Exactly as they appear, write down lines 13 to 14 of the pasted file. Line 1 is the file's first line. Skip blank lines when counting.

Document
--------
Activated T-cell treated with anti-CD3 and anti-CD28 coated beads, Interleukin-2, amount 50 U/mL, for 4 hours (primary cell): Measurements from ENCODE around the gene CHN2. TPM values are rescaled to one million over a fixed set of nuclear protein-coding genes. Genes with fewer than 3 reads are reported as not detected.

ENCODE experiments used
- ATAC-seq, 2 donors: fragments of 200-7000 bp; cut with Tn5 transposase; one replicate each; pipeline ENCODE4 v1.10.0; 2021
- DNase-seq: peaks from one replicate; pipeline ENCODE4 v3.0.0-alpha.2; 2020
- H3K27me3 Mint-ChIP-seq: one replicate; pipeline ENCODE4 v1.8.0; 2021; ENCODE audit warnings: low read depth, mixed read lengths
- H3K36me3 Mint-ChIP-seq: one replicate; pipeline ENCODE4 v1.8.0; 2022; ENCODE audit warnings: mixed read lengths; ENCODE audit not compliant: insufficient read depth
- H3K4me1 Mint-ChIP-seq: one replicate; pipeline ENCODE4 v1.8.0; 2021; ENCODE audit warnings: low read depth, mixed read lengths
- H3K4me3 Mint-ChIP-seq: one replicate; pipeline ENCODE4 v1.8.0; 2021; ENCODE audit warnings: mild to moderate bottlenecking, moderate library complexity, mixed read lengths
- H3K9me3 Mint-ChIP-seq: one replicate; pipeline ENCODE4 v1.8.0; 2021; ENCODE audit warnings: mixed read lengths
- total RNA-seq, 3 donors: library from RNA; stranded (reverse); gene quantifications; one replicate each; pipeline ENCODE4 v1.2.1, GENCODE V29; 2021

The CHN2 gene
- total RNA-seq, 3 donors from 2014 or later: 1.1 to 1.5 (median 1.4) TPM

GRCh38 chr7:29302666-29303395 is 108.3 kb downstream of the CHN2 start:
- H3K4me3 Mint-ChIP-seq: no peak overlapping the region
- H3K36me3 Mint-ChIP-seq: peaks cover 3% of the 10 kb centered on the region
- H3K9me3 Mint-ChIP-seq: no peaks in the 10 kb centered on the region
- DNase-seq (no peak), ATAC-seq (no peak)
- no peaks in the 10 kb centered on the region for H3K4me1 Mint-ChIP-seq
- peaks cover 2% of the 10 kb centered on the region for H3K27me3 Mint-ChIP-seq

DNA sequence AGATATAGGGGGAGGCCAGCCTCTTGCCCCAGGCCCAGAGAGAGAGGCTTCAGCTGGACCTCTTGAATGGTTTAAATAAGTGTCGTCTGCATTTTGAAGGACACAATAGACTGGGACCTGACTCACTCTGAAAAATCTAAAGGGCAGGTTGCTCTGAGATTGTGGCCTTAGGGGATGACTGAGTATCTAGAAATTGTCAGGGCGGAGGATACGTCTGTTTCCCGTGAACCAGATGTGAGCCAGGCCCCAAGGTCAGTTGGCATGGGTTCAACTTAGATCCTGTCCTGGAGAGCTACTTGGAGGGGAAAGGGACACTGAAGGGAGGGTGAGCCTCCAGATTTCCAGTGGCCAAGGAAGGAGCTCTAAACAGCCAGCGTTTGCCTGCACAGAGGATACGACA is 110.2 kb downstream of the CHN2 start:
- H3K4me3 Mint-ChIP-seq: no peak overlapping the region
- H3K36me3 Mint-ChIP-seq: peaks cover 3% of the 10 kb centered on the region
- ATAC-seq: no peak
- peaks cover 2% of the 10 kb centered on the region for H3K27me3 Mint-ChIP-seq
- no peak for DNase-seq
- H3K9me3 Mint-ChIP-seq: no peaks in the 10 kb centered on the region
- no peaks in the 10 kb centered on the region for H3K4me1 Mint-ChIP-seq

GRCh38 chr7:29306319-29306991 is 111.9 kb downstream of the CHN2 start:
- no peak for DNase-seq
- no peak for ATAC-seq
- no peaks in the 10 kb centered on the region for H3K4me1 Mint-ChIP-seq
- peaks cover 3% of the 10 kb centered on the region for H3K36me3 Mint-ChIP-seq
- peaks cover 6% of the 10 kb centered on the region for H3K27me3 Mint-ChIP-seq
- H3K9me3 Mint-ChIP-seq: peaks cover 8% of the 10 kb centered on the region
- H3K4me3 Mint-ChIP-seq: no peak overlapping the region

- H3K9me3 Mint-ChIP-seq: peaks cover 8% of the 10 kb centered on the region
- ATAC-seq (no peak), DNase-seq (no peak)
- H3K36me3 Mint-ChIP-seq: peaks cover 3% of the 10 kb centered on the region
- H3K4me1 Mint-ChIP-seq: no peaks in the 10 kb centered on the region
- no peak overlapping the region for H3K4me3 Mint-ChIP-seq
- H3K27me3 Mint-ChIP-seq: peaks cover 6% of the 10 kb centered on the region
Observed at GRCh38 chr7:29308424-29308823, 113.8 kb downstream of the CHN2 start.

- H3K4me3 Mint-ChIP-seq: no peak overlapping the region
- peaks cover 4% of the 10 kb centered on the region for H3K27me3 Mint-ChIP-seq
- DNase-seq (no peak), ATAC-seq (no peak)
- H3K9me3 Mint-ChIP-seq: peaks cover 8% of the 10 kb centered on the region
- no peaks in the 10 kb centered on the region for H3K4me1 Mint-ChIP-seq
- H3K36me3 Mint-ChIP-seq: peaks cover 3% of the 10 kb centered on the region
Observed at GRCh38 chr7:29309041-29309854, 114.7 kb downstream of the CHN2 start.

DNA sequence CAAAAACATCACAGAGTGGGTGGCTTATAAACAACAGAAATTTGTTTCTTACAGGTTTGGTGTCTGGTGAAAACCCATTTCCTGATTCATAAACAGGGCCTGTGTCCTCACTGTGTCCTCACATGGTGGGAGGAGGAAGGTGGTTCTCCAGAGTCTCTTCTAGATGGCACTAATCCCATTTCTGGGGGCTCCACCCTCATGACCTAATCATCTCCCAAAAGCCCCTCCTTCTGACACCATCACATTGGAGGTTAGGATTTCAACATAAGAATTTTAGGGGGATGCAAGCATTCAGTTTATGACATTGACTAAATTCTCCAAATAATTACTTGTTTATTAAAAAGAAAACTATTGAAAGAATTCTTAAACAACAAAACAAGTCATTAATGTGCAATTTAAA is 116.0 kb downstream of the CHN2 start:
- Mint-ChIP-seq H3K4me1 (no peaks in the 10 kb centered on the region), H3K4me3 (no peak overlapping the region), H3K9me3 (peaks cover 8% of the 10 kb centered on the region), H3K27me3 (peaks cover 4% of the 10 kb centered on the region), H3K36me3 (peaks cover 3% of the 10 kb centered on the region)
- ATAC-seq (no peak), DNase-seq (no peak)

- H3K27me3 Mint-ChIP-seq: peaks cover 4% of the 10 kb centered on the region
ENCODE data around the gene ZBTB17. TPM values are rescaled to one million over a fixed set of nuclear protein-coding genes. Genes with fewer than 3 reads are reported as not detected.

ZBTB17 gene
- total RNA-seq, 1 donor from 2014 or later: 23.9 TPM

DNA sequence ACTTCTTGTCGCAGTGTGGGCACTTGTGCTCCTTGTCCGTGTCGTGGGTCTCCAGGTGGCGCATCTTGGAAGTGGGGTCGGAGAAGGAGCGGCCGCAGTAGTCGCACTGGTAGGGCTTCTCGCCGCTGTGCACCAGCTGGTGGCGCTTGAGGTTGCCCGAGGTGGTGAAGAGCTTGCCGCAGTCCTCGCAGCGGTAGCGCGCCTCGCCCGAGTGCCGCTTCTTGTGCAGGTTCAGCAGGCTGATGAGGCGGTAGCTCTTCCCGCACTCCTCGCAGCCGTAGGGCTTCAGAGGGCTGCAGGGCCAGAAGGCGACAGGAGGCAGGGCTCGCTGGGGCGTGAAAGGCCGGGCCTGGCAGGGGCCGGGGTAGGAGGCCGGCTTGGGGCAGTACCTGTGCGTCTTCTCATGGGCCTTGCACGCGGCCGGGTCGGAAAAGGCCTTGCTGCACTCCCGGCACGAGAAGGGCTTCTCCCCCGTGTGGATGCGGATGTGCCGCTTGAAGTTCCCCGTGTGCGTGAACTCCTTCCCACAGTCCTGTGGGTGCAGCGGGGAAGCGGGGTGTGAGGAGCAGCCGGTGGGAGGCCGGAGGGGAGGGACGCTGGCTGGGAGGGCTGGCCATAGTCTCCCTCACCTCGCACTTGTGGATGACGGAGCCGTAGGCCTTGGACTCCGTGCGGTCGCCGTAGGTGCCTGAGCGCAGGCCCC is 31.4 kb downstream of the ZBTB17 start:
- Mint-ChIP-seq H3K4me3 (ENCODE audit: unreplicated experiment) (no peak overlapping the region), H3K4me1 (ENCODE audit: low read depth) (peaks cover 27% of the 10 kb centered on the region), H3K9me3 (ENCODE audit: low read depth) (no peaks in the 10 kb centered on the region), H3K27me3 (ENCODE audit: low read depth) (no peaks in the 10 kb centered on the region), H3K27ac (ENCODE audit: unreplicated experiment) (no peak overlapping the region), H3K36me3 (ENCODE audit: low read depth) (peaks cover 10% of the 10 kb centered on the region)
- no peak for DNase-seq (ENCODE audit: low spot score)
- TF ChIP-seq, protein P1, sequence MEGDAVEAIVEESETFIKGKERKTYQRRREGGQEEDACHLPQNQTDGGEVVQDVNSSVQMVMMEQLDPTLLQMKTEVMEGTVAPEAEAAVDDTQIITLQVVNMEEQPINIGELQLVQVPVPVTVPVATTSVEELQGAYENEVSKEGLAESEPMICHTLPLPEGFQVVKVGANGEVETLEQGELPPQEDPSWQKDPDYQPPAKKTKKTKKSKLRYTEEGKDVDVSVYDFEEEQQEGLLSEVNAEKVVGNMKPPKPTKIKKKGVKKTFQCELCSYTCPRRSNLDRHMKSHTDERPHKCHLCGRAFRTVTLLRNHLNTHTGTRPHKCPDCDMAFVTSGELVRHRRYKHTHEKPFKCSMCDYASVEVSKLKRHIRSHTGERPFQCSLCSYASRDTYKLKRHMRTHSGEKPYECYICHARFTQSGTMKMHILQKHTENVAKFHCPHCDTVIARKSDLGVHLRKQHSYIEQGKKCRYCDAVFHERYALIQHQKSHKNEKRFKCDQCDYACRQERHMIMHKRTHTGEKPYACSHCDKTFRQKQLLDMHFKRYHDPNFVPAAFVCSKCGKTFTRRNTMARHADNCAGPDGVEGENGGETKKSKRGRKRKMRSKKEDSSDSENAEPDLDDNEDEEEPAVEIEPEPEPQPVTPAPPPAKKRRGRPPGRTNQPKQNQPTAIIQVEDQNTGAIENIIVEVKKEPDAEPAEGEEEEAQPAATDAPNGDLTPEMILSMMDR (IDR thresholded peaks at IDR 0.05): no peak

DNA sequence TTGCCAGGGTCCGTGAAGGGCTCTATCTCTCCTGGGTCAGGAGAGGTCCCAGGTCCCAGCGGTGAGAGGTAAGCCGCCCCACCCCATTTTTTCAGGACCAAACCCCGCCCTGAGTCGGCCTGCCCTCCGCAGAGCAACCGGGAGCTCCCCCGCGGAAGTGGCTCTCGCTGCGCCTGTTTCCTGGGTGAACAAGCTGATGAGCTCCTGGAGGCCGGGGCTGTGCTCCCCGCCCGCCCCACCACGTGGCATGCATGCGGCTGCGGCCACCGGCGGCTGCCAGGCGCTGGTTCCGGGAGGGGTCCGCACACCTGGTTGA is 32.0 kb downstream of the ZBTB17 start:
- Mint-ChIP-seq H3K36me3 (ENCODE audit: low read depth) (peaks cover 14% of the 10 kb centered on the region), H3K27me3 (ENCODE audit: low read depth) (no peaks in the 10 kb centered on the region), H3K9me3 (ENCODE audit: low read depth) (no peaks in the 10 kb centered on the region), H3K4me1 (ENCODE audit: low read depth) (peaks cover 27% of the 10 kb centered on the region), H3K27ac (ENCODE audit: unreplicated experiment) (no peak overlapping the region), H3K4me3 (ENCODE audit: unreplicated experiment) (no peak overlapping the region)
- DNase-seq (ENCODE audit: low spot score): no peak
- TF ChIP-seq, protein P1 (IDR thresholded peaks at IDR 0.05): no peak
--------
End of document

GRCh38 chr7:29302666-29303395 is 108.3 kb downstream of the CHN2 start:
- H3K4me3 Mint-ChIP-seq: no peak overlapping the region